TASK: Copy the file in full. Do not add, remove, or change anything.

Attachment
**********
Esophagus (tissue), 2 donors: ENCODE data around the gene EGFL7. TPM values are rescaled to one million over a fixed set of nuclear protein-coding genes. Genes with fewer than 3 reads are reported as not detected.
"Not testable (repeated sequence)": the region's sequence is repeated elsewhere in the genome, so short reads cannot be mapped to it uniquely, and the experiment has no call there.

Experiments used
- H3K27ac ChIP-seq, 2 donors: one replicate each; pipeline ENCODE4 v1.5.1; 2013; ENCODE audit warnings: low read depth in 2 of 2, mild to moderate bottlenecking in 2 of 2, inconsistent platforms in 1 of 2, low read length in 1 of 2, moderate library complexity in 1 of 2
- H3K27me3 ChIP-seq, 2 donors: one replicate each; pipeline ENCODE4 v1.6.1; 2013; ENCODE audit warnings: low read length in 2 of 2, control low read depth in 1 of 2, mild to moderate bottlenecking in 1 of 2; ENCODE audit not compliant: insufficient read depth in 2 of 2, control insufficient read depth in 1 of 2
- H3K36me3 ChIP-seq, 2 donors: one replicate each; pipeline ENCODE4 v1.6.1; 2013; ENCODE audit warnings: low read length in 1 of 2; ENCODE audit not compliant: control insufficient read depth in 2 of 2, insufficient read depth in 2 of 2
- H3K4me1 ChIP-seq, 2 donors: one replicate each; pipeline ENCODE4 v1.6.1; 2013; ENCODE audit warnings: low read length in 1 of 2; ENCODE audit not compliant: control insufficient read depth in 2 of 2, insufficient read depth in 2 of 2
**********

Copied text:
Esophagus (tissue), 2 donors: ENCODE data around the gene EGFL7. TPM values are rescaled to one million over a fixed set of nuclear protein-coding genes. Genes with fewer than 3 reads are reported as not detected.
"Not testable (repeated sequence)": the region's sequence is repeated elsewhere in the genome, so short reads cannot be mapped to it uniquely, and the experiment has no call there.

Experiments used
- H3K27ac ChIP-seq, 2 donors: one replicate each; pipeline ENCODE4 v1.5.1; 2013; ENCODE audit warnings: low read depth in 2 of 2, mild to moderate bottlenecking in 2 of 2, inconsistent platforms in 1 of 2, low read length in 1 of 2, moderate library complexity in 1 of 2
- H3K27me3 ChIP-seq, 2 donors: one replicate each; pipeline ENCODE4 v1.6.1; 2013; ENCODE audit warnings: low read length in 2 of 2, control low read depth in 1 of 2, mild to moderate bottlenecking in 1 of 2; ENCODE audit not compliant: insufficient read depth in 2 of 2, control insufficient read depth in 1 of 2
- H3K36me3 ChIP-seq, 2 donors: one replicate each; pipeline ENCODE4 v1.6.1; 2013; ENCODE audit warnings: low read length in 1 of 2; ENCODE audit not compliant: control insufficient read depth in 2 of 2, insufficient read depth in 2 of 2
- H3K4me1 ChIP-seq, 2 donors: one replicate each; pipeline ENCODE4 v1.6.1; 2013; ENCODE audit warnings: low read length in 1 of 2; ENCODE audit not compliant: control insufficient read depth in 2 of 2, insufficient read depth in 2 of 2